Case Reports in Immunology

Case Reports in Immunology / 2012 / Article

Case Report | Open Access

Volume 2012 |Article ID 813629 |

Deng-Ho Yang, "Multiple Thromboses in a Patient with Systemic Lupus Erythematosus after Splenectomy", Case Reports in Immunology, vol. 2012, Article ID 813629, 3 pages, 2012.

Multiple Thromboses in a Patient with Systemic Lupus Erythematosus after Splenectomy

Academic Editor: M. Hummel
Received25 Feb 2012
Accepted01 Apr 2012
Published28 May 2012


Antiphospholipid syndrome is a disorder presenting with arterial or venous thrombus and a history of fetal loss. Early diagnosis and adequate treatment is important to prevent multiple organ failures. Here, we described a woman with a two-year history of systemic lupus erythematosus with severe nephrotic syndrome, manifested multiple thrombi over the portal vein and the inferior vena cava, combined with acute renal infarction. The patient underwent splenectomy 10 months ago. Initially, she received anticoagulant treatment and low-dose glucocorticoid, but multiple organ failure progressed. After emergency plasma exchange followed by glucocorticoid pulse therapy, the patient recovered.

1. Introduction

Systemic lupus erythematosus (SLE) is an autoimmune disease with multiple organ involvement and is a common cause of secondary antiphospholipid syndrome (APS). APS is defined by arterial or venous thrombus, recurrent fetal loss, and thrombocytopenia with positive antibodies including lupus anticoagulant (LA), anticardiolipin antibodies (aCL), and antibodies to β2-glycoprotein-I (anti-β2GPI) [1, 2]. Thrombus-induced various organ infarctions such as deep vein thrombosis, stroke, pulmonary embolism, bowel, or heart ischemia, which are common in SLE patients with secondary APS. Here, we report a patient with SLE and secondary APS with coexisting renal infarction and a large thrombus over the portal vein and the inferior cava.

2. Case Report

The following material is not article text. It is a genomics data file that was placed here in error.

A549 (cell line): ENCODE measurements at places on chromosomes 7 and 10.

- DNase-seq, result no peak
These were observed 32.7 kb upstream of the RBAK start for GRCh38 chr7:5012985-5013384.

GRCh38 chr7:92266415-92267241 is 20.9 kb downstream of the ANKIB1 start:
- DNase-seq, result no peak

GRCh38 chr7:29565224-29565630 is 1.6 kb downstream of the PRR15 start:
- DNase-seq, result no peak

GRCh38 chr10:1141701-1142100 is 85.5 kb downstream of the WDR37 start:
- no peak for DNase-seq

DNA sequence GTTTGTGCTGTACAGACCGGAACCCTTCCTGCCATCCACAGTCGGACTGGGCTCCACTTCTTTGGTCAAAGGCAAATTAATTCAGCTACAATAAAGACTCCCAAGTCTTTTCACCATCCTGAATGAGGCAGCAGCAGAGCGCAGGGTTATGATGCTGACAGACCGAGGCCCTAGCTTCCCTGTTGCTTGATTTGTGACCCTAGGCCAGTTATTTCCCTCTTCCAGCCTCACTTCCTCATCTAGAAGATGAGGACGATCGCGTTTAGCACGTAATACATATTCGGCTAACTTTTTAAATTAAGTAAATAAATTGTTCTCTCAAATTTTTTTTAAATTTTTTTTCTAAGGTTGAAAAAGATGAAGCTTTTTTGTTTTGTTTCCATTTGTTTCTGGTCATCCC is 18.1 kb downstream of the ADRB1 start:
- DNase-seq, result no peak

In January 2006, a 33-year-old woman was diagnosed with SLE, based on malar rash, positive ANA (1 : 640, mixed pattern), high titer of anti-dsDNA (140 IU/mL, normal <10), and autoimmune hemolytic anemia. Since then, she received immunosuppressive medications including prednisolone, azathiopurine, and hydroxychloroquine. In January 2007, splenectomy was performed on account of refractory hemolytic anemia and thrombocytopenia. In June 2007, severe nephritic syndrome with urine daily protein loss (DPL) 8 g developed. She received renal biopsy, and the biopsy revealed membranous glomerulonephritis. Monthly pulses of cyclophosphamide combined with pulse corticosteroids therapy was initiated thereafter; however, the response was poor. Persistent proteinuria (urine DPL: 5 to 10 g) was still found. In November 2007, she presented with intermittent abdominal pain in the emergency room. Physical examination revealed decreased bowel sound, positive shifting dullness, rebounding tenderness in the right lower quadrant, left costovertebral-angle tenderness, and peripheral bilateral leg edema. Laboratory data revealed the following results: WBC, 4,700/mm3 (normal 4,500–11,000); hemoglobin, 13.3 g/dL (normal 12–16); platelets, 179,000/mm3 (normal 150,000–400,000); BUN, 23 mg/dL (normal 7–20); creatinine, 0.4 mg/dL (normal 0.5–1); alanine aminotransferase, 28 U/L (normal <31); aspartate transaminase, 18 U/L (normal <31); albumin, 1.7 g/dL (normal 3.4–4.8); D-dimer, 3,516 ng/mL (normal <500); fibrinogen, 933 mg/dL (normal 200–400). The urine DPL was 10.3 g. Immunological studies were as follows: positive LA; aCL-IgG, 55 U/mL (normal <15); aCL-IgM, 19.6 U/mL (normal <15); anti-dsDNA, 394 IU/mL; C3, 48.8 mg/dL (normal 90–180); C4, 16.8 mg/dL (normal 10–40), and the serological test for syphilis was negative. Antithrombin III was 59% (normal 70–120). Multidetector-row computed tomography (MDCT) demonstrated a wedge-shaped infarction involving the right kidney (Figure 1), as well as segmental thrombus in the inferior vena cava (IVC) and main portal vein (Figure 2). Initially, the patient was managed with anticoagulants (low-molecular-weight heparin) and intravenous methylprednisolone 250 mg daily for three days. However, right lower quadrant abdominal pain with acute renal failure (serum creatinine: 2.5 mg/dL) progressed. Elevation of anti-dsDNA (412 IU/mL) and reduction of C3 and C4 (40 and 9 mg/dL) were also found from following laboratory data. Acute SLE flare with acute renal failure and multiple thrombus events was impressed. Due to poor response for anticoagulant and methylprednisolone therapy, plasma exchange was carried out 5 times by using fresh frozen plasma as the replacement fluid, followed by corticosteroids pulse therapy (1,000 mg intravenous methylprednisolone for 3 days). After therapy, she recovered and was discharged on the 14th hospital day with normal D-dimer and a targeted international normalized ratio (INR) of 2.5. The patient’s renal functions were within normal range. Decreased serum levels of anti-dsDNA, and increased C3 and C4 was also found. The patient had no recurrent symptoms of thrombus or emboli in the following three months. Until now, she visited outpatient department regularly and received medication including prednisolone, hydroxychloroquine, and azathiopurine.